How the coronavirus pandemic is affecting the race between Ed Markey and Joe Kennedy

"We don't believe it is appropriate or wise to continue political activities."

Rep. Joe Kennedy III and Sen. Ed Markey square off in the first Senate primary debate. Meredith Nierman / WGBH via AP, Pool

The coronavirus outbreak has ground the Senate primary race between Sen. Ed Markey and Rep. Joe Kennedy III to a virtual halt, as the two campaigns turn their focus from each other to efforts to limit the spread of the disease.

Kennedy’s campaign announced Friday that his campaign was temporarily suspending activities for at least a week. Markey’s team is working remotely. And the debate next week between the two democrats was postponed Friday.

“We don’t believe it is appropriate or wise to continue political activities given the reality that Massachusetts families and communities are facing,” Kennedy’s campaign manager, Nick Clemons, in a statement Friday. “Our top priority is ensuring our staff, supporters, community, and the general public are safe.”


The Massachusetts congressman’s campaign said they were closing all five of their offices by the end of Friday, instructing staff to work from home, and suspending fundraising and voter contact. That means the ever-tactile aspects of campaigning, from door-knocking to town halls, are coming to a halt. And while the campaign will maintain its presence online and on social media, Clemons said “these channels will be used exclusively to share information related to COVID-19 and the work Joe is doing.”

Clemons said the campaign will reassess the decision to suspend its activities by next Friday, March 20.

During a press teleconference Friday afternoon, Markey told reporters that the coronavirus outbreak “transcends anything else,” including his re-election campaign.

“Our campaign staff has been working remotely for two days,” he said, according to Politico. “I’ve suspended all in-person activities. We are going to, without question, prioritize this. This is the only thing that I’m focused on.”

As local, state, and federal officials take aggressive action to slow the coronavirus’s spread, Markey has been relying on “friend-to-friend organizing,” in which supporters talk to people they know, as opposed to large-scale events, his campaign manager, John Walsh, told Politico earlier this week. However, Markey said Friday the campaign will “will continue to operate because an engaged democracy is important.”


“My campaign is committed to building, supporting, and strengthening connections to help people continue to feel a sense of community during this crisis,” the senator wrote in a Medium post Friday. “We are providing maximum accommodation for staff, volunteers, and supporters to take care of themselves, their families, and their loved ones as we have since the coronavirus became apparent.”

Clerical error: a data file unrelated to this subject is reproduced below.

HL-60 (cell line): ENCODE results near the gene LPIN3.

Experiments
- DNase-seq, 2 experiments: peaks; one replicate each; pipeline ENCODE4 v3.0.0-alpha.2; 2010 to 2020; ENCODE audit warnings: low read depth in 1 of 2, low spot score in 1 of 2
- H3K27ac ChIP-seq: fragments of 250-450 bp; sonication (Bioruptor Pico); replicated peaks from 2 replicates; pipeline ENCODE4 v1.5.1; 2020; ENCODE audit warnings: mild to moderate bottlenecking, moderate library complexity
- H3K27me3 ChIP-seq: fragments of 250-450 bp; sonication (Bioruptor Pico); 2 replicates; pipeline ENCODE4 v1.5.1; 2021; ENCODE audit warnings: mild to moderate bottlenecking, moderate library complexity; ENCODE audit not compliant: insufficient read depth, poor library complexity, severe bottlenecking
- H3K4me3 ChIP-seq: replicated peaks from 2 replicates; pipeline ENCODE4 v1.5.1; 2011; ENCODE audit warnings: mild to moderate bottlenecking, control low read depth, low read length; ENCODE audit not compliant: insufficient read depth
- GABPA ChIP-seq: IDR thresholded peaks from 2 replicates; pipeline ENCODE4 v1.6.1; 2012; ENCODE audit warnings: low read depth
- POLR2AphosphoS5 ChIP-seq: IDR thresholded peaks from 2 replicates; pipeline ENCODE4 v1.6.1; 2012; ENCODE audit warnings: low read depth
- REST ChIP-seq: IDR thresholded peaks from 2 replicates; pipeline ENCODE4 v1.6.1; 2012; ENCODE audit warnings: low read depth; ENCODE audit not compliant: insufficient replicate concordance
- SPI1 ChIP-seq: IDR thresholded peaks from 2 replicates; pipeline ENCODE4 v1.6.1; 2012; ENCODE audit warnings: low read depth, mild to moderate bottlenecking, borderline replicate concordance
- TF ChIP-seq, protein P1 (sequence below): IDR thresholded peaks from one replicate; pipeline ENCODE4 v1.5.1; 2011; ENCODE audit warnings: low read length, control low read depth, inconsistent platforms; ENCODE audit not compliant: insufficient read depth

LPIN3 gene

Markey and Kennedy had been scheduled to debate for the second time Wednesday night in Springfield. However, Markey told reporters Friday that he expected to be in Washington, D.C., next week, as Congress continues to negotiate a legislative package to respond to the growing crisis, and Kennedy’s campaign had said they were hopeful the event could be rescheduled.

Later on Friday, the consortium of media outlets sponsoring the event announced that it was indeed postponed and they planned to work with the campaigns to schedule a new time that would “best benefit the voters of the Commonwealth.”

Western Mass News, which was set to host the debate, had already announced Thursday that there would be no live audience and limited visitors, amid coronavirus concerns.

The Massachusetts Democratic Party also announced earlier this week that it would be suspending all caucuses — during which members elect delegates for the state convention in May — until further notice, after Gov. Charlie Baker announced a state of emergency in response to the coronavirus. State officials say that at least 123 people in Massachusetts have tested positive for the contagious disease.


Both candidates have said the pandemic highlights the fundamental need for the United States to improve its health care system and support for families. Kennedy has called for COVID-19 testing and treatment to be free for all Americans — as well as a national paid sick leave program, a cause once pushed by another member of his family, the late Sen. Ted Kennedy. Markey has also called for the federal government to take more urgent action and said Friday he will introduce legislation to bolster emergency assistance, including free coronavirus treatment and emergency sick leave. He also reiterated his support for Medicare for All (which Kennedy also supports).

“You know what would make everyone feel better right now? A single payer healthcare system,” Markey tweeted.


This discussion has ended. Please join elsewhere on Boston.com